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As I plodded along I realised how great long distance walking is for mindfulness.  I’ve been doing a fantastic online course with Wise & Gorgeous all about mindfulness and I’m starting to learn how to be mindful and live in the now – to really notice everything that is going on in that present moment.  It’s all about focussing on things as they are right now, not losing yourself in thoughts, or fixating on the past or future.  Walking a long distance like this is great for practising this habit: you can’t think about walking 96 miles, or even think about getting to where you’re going that evening – it’s too far ahead and you start to feel overwhelmed.  Then those nasty brain weasels start to torment you with thoughts like “how are you going to last another 10 miles? your feet already hurt!”.  Or: “it’s only day 2, you’re tired already, you’ll never make it to the end, you’re not fit enough, you’ll fail …..”.  I found the best way to deal with these thoughts was to use the techniques I had been learning and practice mindfulness.  To just focus on putting one foot in front of the other.  Nothing more.  Not thinking about how far I had to walk, not worrying about how much energy I had left and what time I would get to my B&B – just focussing on the walking I was doing right then.  After all, I can’t change how steep the hill is, or control how my legs will feel or how tired I get so why waste energy worrying about it or wishing it was different?  I had to just accept that it was the way it was, and just keep walking.  It’s not about getting to the top, or getting to the end of the WHW – after all, if you just wanted to get to Fort William you would drive there! – it’s all about the journey and the present moment.  And with the trail being so beautiful, this became easier to do the more I practised it – after all who wants to think about distances and times, or worry about what you will be doing tomorrow, when you have views like this to place your attention on?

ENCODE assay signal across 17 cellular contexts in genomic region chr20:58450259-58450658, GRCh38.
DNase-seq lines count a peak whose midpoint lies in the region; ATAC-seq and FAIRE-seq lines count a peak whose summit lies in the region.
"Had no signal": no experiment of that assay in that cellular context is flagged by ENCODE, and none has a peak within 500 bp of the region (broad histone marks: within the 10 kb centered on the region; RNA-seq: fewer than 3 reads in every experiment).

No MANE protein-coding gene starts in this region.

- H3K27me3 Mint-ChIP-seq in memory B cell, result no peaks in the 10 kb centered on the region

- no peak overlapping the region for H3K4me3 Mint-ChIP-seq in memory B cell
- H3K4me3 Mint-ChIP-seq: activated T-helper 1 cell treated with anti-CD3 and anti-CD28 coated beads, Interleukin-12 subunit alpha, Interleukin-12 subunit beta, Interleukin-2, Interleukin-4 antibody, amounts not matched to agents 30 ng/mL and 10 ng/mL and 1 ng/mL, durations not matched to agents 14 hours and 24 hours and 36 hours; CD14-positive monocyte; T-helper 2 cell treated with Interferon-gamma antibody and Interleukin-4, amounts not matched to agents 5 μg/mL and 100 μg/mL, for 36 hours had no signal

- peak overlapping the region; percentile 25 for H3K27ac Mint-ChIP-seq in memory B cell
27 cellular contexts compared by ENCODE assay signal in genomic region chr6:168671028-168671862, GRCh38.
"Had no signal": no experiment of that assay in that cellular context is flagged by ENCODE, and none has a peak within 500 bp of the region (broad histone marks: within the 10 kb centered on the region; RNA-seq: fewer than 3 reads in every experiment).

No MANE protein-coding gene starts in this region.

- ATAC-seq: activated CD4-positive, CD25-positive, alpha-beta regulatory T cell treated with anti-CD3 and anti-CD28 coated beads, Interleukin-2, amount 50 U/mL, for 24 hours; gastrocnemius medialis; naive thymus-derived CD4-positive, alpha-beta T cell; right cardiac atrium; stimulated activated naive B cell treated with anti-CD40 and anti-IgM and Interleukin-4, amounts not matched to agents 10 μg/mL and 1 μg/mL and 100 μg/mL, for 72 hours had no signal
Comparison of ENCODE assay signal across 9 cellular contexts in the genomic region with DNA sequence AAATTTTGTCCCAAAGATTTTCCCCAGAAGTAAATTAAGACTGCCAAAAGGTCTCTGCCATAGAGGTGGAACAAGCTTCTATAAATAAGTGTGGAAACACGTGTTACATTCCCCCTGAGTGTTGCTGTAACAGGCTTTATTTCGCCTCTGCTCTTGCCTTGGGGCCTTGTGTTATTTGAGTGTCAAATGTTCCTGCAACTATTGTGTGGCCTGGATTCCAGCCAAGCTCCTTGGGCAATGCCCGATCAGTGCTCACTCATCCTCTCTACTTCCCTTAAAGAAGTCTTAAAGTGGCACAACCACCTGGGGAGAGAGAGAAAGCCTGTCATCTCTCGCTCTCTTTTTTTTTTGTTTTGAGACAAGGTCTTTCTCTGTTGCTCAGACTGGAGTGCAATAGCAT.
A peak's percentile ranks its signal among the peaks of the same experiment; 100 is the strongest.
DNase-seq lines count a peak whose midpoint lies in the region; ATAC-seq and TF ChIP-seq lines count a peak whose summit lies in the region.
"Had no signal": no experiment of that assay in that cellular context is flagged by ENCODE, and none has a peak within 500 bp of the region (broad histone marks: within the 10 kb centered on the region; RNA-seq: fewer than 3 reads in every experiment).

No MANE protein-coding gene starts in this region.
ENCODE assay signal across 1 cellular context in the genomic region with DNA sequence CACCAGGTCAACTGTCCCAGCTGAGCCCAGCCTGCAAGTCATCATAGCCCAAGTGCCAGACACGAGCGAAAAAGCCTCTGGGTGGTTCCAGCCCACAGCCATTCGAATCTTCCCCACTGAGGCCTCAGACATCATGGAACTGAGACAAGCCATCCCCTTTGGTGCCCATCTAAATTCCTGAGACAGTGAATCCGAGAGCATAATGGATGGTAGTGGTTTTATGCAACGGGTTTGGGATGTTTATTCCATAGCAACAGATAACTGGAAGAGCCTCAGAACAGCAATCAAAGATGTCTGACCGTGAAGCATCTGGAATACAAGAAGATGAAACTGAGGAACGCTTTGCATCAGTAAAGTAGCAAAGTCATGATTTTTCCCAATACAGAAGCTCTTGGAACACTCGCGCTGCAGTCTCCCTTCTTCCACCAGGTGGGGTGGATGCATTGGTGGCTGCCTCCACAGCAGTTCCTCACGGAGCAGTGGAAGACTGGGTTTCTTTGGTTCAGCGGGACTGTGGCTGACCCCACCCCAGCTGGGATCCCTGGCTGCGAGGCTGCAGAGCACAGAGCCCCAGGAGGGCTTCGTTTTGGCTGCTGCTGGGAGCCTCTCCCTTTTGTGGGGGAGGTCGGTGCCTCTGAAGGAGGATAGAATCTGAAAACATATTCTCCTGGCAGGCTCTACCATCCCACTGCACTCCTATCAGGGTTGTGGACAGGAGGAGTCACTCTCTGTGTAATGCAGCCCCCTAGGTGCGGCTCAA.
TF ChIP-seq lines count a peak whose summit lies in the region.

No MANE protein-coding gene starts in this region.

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I realised that this applies to life too ….. you can have a plan, and a goal, and work towards it, but at the same time all you can really do is walk the bit of path that’s in front of you right there and then – that’s all you have.